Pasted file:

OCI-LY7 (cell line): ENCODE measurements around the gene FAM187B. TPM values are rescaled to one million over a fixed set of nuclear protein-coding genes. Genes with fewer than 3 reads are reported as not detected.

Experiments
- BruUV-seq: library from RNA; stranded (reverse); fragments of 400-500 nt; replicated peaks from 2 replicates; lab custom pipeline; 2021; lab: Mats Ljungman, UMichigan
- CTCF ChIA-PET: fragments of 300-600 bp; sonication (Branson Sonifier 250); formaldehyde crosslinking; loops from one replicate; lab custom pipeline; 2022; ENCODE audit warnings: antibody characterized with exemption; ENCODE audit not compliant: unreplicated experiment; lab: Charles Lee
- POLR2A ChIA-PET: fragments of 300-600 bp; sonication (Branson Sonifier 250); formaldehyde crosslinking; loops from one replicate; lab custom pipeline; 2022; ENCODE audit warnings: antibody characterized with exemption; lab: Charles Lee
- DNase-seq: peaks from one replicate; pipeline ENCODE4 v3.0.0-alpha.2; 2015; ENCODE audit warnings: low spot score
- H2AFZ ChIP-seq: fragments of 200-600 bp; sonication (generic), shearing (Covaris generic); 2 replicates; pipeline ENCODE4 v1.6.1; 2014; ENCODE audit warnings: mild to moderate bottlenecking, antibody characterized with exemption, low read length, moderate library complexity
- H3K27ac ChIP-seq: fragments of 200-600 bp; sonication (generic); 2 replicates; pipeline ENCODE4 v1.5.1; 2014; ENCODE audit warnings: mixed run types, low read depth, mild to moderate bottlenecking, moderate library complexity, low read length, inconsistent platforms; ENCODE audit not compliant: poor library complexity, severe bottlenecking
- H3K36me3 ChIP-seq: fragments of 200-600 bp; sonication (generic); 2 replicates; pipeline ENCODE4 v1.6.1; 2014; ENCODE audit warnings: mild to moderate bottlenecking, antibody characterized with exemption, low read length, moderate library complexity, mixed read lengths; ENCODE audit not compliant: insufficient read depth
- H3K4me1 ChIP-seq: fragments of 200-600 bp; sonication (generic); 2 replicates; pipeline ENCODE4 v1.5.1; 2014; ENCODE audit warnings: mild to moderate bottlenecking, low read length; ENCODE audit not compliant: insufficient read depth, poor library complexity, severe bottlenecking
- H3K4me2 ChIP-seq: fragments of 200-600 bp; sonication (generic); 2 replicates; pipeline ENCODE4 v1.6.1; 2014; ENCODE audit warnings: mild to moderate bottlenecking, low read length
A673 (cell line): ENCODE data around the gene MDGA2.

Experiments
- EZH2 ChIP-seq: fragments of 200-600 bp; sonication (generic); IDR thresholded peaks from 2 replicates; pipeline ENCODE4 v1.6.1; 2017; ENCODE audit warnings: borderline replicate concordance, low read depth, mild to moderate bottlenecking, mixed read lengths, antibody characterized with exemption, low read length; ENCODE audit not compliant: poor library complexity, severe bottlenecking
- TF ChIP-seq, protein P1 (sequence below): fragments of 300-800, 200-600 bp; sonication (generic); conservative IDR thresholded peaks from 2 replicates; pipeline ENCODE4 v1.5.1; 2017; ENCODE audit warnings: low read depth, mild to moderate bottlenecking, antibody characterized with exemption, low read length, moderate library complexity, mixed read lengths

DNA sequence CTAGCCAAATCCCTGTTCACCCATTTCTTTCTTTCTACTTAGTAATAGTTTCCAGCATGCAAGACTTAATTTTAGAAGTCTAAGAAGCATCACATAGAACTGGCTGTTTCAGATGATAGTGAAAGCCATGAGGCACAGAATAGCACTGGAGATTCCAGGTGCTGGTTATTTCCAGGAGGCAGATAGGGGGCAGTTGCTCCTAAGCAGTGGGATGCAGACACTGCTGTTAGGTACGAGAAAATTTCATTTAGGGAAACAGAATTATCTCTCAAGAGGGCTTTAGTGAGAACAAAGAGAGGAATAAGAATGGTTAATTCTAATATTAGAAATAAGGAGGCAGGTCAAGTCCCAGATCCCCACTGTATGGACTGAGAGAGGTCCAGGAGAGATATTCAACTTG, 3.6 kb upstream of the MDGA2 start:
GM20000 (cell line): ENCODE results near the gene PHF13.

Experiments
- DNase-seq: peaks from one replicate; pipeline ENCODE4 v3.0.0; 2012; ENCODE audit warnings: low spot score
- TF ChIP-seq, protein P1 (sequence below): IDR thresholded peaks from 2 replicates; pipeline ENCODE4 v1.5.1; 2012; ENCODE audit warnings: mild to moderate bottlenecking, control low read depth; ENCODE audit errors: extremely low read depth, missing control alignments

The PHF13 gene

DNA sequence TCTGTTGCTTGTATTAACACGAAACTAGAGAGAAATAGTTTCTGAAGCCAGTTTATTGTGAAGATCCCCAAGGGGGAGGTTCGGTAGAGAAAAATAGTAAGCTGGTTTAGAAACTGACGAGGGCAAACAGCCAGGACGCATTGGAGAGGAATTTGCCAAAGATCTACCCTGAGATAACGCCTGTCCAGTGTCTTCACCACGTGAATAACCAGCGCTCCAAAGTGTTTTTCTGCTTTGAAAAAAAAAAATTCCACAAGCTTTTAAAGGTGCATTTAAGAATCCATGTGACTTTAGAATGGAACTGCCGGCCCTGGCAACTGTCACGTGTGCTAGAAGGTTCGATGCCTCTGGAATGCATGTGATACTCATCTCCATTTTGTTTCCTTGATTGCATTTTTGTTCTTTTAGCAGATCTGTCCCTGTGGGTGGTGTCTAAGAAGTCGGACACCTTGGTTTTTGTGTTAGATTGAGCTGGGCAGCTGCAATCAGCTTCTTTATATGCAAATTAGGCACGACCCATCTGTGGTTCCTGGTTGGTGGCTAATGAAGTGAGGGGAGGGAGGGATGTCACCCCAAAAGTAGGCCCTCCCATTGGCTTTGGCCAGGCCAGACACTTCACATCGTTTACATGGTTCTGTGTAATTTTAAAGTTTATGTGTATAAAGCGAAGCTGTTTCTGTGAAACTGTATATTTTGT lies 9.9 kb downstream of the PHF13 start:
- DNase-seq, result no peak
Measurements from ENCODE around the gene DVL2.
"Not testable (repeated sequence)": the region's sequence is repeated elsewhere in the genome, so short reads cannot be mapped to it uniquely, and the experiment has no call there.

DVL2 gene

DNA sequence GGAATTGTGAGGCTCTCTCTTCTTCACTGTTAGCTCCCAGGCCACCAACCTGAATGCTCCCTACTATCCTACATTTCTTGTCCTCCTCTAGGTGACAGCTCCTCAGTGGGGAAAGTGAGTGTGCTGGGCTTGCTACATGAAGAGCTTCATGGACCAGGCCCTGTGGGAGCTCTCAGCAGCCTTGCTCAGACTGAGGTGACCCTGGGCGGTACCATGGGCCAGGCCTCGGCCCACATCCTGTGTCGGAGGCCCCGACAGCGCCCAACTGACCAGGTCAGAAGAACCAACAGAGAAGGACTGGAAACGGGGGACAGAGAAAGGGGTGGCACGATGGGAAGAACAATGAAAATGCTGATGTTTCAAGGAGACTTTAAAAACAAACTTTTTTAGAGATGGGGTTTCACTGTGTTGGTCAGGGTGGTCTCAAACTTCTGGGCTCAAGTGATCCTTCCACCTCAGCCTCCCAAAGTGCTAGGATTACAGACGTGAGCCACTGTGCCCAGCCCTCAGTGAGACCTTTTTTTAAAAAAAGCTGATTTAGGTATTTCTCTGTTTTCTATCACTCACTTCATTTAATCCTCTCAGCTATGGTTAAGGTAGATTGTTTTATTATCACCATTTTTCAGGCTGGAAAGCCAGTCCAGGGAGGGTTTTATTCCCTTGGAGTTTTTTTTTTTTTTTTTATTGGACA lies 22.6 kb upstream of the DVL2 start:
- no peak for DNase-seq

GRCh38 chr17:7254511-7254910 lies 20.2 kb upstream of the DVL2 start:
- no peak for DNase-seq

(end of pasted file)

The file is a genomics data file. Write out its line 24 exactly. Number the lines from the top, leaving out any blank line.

Measurements from ENCODE around the gene DVL2.